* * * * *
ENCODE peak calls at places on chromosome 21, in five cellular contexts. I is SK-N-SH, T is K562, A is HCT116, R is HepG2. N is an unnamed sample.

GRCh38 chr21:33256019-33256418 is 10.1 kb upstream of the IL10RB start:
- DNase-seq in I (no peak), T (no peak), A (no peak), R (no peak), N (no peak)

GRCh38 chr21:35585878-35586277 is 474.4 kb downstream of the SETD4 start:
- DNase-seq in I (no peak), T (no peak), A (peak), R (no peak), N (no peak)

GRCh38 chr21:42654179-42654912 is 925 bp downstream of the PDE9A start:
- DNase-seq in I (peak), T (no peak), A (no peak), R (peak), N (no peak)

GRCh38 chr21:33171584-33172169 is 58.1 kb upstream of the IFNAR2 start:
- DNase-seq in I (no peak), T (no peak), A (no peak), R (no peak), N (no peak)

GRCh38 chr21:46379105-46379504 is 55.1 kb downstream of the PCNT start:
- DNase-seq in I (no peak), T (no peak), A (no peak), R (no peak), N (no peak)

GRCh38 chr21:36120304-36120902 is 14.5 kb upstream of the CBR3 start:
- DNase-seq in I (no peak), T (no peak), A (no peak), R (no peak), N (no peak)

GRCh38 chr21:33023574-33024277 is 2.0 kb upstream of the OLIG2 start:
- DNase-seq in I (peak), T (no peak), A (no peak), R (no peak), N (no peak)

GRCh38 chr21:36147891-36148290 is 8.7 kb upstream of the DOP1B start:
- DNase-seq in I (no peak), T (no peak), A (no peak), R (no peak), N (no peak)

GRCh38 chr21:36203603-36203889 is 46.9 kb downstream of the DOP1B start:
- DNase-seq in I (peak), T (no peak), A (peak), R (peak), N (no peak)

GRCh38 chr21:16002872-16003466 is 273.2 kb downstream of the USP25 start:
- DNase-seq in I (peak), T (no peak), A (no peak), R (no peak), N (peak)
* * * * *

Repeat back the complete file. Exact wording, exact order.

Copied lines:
ENCODE peak calls at places on chromosome 21, in five cellular contexts. I is SK-N-SH, T is K562, A is HCT116, R is HepG2. N is an unnamed sample.

GRCh38 chr21:33256019-33256418 is 10.1 kb upstream of the IL10RB start:
- DNase-seq in I (no peak), T (no peak), A (no peak), R (no peak), N (no peak)

GRCh38 chr21:35585878-35586277 is 474.4 kb downstream of the SETD4 start:
- DNase-seq in I (no peak), T (no peak), A (peak), R (no peak), N (no peak)

GRCh38 chr21:42654179-42654912 is 925 bp downstream of the PDE9A start:
- DNase-seq in I (peak), T (no peak), A (no peak), R (peak), N (no peak)

GRCh38 chr21:33171584-33172169 is 58.1 kb upstream of the IFNAR2 start:
- DNase-seq in I (no peak), T (no peak), A (no peak), R (no peak), N (no peak)

GRCh38 chr21:46379105-46379504 is 55.1 kb downstream of the PCNT start:
- DNase-seq in I (no peak), T (no peak), A (no peak), R (no peak), N (no peak)

GRCh38 chr21:36120304-36120902 is 14.5 kb upstream of the CBR3 start:
- DNase-seq in I (no peak), T (no peak), A (no peak), R (no peak), N (no peak)

GRCh38 chr21:33023574-33024277 is 2.0 kb upstream of the OLIG2 start:
- DNase-seq in I (peak), T (no peak), A (no peak), R (no peak), N (no peak)

GRCh38 chr21:36147891-36148290 is 8.7 kb upstream of the DOP1B start:
- DNase-seq in I (no peak), T (no peak), A (no peak), R (no peak), N (no peak)

GRCh38 chr21:36203603-36203889 is 46.9 kb downstream of the DOP1B start:
- DNase-seq in I (peak), T (no peak), A (peak), R (peak), N (no peak)

GRCh38 chr21:16002872-16003466 is 273.2 kb downstream of the USP25 start:
- DNase-seq in I (peak), T (no peak), A (no peak), R (no peak), N (peak)